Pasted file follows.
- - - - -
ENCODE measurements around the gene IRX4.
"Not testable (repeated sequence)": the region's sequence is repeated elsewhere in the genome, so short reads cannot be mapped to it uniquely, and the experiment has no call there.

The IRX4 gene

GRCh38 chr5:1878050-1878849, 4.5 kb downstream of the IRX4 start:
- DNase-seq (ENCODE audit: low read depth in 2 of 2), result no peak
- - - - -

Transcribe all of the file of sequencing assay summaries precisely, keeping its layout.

ENCODE measurements around the gene IRX4.
"Not testable (repeated sequence)": the region's sequence is repeated elsewhere in the genome, so short reads cannot be mapped to it uniquely, and the experiment has no call there.

The IRX4 gene

GRCh38 chr5:1878050-1878849, 4.5 kb downstream of the IRX4 start:
- DNase-seq (ENCODE audit: low read depth in 2 of 2), result no peak